Denton, Texas – In a landmark decision on Monday, the 5th U.S. Circuit Court of Appeals permitted the University of North Texas to persist in levying higher tuition charges on American citizens hailing from out-of-state than on undocumented students residing in Texas. This ruling counters a federal district court decision that previously sought to halt the practice.
Out-of-state students face higher tuition as appeals court supports Texas University’s policy
This pivotal judgement, marking a turning point in the ongoing debate surrounding tuition policies, enables the university to maintain the status quo regarding its tuition structure. The reverberations of the ruling are poised to impact a host of Texas lawmakers who have been diligently striving to eradicate the in-state tuition benefit extended to undocumented students.
The court’s decision safeguards the interests of undocumented Texas-based students
This ruling not only safeguards the interests of undocumented Texas-based students who gain from reduced tuition fees but also affirms the support of advocates relentlessly fighting their cause. If the appeals court had confirmed the earlier decree, the repercussions would have resonated across all public higher education institutions in Texas, which depend substantially on the fiscal buffer provided by the surcharged rates for out-of-state students.
In elucidating its ruling, the appeals court deemed that the lower court had misconstrued the federal statute, concurrently asserting that U.S. District Judge Sean Jordan had overstepped his authority. It contested his injunction against the university from bestowing in-state tuition benefits on undocumented Texas students, arguing it was premised on an erroneous legal interpretation.
However, the court judiciously left some room for potential future legal contention concerning other elements of Texas’ in-state tuition law.
“There may be valid preemption challenges to Texas’ scheme here. But this is not one of them,” the court stated.
Court’s decision is a small win for the University of North Texas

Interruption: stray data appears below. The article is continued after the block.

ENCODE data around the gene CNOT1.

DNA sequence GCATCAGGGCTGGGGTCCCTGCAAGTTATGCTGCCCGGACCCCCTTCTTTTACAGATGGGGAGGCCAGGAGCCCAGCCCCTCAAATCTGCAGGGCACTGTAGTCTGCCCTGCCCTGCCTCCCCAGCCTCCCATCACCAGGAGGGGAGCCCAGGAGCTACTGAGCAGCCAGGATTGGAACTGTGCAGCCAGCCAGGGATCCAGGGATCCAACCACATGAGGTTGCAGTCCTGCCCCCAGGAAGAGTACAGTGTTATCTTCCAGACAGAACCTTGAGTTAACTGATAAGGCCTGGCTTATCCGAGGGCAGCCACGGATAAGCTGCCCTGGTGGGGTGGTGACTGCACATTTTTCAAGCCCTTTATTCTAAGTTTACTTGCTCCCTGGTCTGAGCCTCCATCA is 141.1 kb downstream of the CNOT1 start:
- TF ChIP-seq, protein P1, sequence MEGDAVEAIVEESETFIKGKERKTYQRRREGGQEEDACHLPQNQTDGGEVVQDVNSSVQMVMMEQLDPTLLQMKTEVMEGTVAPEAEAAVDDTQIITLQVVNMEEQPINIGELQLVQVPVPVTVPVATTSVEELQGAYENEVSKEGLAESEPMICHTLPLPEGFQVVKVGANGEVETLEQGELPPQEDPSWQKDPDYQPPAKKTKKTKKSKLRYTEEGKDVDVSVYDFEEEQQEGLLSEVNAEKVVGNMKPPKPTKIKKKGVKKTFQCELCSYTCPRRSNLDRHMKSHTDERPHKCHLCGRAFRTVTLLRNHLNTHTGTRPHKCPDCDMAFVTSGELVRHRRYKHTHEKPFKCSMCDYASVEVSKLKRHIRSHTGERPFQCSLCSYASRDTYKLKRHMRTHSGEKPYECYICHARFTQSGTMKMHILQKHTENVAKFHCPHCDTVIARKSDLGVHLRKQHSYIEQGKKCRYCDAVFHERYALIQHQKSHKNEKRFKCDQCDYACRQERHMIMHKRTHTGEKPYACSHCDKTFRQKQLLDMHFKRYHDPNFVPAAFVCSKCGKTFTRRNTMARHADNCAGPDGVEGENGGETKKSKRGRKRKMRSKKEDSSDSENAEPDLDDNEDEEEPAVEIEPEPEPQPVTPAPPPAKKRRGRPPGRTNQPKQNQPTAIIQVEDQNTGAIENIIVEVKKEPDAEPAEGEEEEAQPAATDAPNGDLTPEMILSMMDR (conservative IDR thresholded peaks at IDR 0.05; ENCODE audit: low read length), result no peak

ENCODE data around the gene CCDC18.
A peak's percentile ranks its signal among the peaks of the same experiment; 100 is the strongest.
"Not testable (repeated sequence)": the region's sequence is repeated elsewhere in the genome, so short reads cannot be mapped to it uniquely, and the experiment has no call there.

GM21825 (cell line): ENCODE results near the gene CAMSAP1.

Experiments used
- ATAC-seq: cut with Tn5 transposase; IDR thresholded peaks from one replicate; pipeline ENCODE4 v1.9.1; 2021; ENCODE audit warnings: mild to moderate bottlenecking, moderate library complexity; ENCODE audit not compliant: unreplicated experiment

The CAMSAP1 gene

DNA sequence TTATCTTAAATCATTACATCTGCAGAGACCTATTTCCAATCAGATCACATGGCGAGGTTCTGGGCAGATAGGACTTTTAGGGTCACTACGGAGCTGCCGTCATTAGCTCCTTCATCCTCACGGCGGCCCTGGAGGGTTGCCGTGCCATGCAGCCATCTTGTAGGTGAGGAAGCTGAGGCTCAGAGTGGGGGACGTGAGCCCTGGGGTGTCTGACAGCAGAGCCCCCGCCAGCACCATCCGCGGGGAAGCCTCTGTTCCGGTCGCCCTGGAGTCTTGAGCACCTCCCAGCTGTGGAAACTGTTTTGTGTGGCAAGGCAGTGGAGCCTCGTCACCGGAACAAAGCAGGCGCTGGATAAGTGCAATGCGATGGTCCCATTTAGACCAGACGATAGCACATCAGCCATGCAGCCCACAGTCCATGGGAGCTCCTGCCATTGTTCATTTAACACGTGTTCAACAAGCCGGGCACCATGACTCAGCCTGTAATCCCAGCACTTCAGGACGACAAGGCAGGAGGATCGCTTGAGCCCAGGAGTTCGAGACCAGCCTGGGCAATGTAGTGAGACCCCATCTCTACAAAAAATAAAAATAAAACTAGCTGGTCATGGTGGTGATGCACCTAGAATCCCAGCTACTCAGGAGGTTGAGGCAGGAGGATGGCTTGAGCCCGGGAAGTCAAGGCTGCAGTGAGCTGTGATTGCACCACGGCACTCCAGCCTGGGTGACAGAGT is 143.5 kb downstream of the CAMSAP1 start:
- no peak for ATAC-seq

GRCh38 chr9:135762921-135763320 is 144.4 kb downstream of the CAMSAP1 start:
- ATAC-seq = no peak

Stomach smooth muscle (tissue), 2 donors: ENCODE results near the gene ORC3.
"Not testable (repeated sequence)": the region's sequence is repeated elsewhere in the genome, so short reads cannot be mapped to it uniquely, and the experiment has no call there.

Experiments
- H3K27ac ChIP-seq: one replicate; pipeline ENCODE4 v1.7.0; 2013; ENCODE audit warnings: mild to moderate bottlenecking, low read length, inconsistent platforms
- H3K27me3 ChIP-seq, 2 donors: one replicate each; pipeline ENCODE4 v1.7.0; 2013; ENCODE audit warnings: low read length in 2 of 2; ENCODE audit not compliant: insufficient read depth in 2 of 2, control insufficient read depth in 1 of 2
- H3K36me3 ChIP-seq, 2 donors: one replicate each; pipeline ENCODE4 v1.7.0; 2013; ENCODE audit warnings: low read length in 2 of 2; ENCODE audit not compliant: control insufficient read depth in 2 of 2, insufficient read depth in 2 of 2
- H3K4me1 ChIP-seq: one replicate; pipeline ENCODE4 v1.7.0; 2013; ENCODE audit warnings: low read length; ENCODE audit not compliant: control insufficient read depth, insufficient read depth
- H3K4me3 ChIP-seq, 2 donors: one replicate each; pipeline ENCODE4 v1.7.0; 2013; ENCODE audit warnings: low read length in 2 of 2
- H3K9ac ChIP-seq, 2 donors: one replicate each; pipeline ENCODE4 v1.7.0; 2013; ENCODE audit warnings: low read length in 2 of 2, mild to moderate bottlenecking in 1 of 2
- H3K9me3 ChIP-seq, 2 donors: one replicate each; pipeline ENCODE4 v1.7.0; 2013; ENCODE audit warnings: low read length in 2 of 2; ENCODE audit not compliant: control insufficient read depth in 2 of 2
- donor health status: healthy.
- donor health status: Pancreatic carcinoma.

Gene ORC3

Despite this ruling, Rob Henneke, Executive Director and General Counsel of the conservative-leaning Texas Public Policy Foundation (TPPF), downplayed the significance of Monday’s decision as a minor triumph for the University of North Texas. While he disputed the court’s analytical perspective, he acknowledged the judgement’s allowance for subsequent legal challenges on differing grounds.
Henneke hinted that the TPPF is currently in the process of determining their course of action, and did not rule out the potential for additional legal pursuits concerning this contentious issue.
At the core of this lawsuit is a 2001 Texas statute that permits undocumented students, given they have resided in Texas for a minimum of three years and are Texas high school graduates, to qualify for in-state tuition fees.
Three years ago, TPPF filed the lawsuit on behalf of the Young Conservatives of Texas student group at UNT. In the lawsuit, they pointed out that the federal Illegal Immigration Reform and Immigrant Responsibility Act of 1996 states that an individual “who does not legally reside in the United States should not be eligible for a postsecondary education benefit granted on the basis of where someone lives unless United States citizens qualify for the same benefit.”
Therefore, they argued, out-of-state students shouldn’t have to pay more than undocumented Texas students.
At UNT, the average cost of tuition and fees for an in-state student was just under $12,000 in 2022, while an out-of-state student paid closer to $24,000 on average.
Students at the University of Texas at Austin who are Texas residents pay between $11,000 and $14,000 on average for tuition, while a nonresident student pays between $38,600 and $47,000 in tuition during that same time.